This week, most of us will hear well-meaning newspeople and pundits lecture on the “true meaning of Christmas” – which is as amorphous as a fast-moving cloud. Is it the birth of the man most people know as Jesus Christ? (No one really knows when “Jesus” was born; his birth is celebrated in late December because Christianity needed a celebration to compete with pagan solstice rituals). Is it getting together with family? (That is where many problems start.) Is it a feeling of warm fuzzy goodwill towards all? Maybe.
At the bottom line, though, it’s all about the gifts.
If you don’t believe me, take a look at any given Christmas television special. In the plots of so many of these, the distribution of Christmas gifts (almost always from Santa Claus) is endangered by one threat or another (snowstorm, toy-hating baddies, Santa just being tired of it all) – but lo and behold, at the last minute the gifts come through as they are supposed to in this materialistic nation.
One of the key case studies is The Grinch Who Stole Christmas, a special near and dear to the Hakim household. You know the story – a mean green Grinch tries to “steal” Christmas from the Whos down in Whoville by taking away all of the gifts. However, Christmas comes anyway, personified by a gleaming star that takes the place of the town Christmas tree.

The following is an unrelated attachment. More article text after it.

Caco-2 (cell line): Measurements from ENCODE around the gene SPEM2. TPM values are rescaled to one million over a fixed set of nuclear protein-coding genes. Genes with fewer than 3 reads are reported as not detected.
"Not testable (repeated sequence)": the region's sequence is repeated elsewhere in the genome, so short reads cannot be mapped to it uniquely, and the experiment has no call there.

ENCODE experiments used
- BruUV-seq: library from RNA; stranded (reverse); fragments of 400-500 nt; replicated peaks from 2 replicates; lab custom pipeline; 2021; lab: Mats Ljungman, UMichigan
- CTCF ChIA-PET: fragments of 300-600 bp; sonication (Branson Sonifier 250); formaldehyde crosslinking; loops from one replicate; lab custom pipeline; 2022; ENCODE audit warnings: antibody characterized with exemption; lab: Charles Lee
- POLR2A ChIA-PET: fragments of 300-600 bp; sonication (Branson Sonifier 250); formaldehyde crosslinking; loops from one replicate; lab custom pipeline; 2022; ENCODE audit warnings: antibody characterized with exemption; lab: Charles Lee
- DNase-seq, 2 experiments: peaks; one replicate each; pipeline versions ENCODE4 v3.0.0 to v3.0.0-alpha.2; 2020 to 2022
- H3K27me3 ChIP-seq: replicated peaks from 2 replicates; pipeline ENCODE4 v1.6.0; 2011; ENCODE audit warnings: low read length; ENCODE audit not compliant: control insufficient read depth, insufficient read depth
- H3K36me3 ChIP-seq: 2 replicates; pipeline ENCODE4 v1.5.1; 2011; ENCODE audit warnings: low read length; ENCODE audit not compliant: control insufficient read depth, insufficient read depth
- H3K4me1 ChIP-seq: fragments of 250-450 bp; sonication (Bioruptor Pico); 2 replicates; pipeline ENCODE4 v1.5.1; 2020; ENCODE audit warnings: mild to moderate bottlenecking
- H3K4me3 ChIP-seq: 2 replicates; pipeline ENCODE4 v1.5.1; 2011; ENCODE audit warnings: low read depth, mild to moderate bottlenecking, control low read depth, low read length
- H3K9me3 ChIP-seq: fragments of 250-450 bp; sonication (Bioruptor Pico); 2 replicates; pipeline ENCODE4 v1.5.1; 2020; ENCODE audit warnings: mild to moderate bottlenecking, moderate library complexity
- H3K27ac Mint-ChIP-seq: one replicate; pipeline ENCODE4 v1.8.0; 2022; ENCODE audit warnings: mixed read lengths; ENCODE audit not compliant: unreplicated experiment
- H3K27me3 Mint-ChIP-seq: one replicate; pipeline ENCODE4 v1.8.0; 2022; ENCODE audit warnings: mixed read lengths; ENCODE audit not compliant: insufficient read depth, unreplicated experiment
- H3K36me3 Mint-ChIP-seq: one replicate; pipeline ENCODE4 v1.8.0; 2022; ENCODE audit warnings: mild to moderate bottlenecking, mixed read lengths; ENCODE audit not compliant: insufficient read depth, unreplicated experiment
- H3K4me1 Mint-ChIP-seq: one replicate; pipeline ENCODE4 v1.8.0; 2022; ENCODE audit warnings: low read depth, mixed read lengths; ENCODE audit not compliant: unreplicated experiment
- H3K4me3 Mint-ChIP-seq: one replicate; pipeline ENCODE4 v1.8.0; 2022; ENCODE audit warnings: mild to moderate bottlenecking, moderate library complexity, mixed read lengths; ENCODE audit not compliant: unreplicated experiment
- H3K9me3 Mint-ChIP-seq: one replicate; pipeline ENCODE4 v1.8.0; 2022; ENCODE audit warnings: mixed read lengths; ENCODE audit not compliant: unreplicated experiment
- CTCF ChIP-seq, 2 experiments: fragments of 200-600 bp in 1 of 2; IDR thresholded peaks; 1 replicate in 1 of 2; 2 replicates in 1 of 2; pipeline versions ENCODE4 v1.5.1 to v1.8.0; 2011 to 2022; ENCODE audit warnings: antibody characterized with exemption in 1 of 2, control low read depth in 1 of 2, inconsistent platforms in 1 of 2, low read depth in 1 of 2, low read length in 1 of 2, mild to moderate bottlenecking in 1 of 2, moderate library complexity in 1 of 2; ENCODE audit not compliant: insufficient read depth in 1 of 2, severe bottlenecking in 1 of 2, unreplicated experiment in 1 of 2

Now, if the true meaning of Christmas was something other than gifts, the special would have ended right there. But, no – the Grinch is so moved that his heart grows three sizes and he brings back the Whos’ gifts – so they get the warm fuzzy goodwill and the material goods.
What if the Grinch had not brought back the gifts?
I’ll bet that CBS would have shown this just once, instead of thirty-five times (and counting).
Do you think that Walmart, Target, Sears, Best Buy, Home Goods, Old Navy, ad nauseam would sponsor a Christmas special which celebrated the “true meaning of Christmas” – without gifts? How would they feel if even one-quarter of Americans decided to just give warm fuzzy goodwill this year?
All I can say is, I’d hate to be inside their underwear.
At this point, I don’t put too much stock in the “true meaning of Christmas.” I am content to enjoy the holiday lights and the egg nog ice cream and the gingerbread latte and, yes, the warm fuzzy goodwill.(The crappy songs, such as “Jingle Bells” – not so much.) Hey, it’s a holiday, after all – how much meaning does it really need?
Speaking of holidays, enjoy yours - whatever one you celebrate!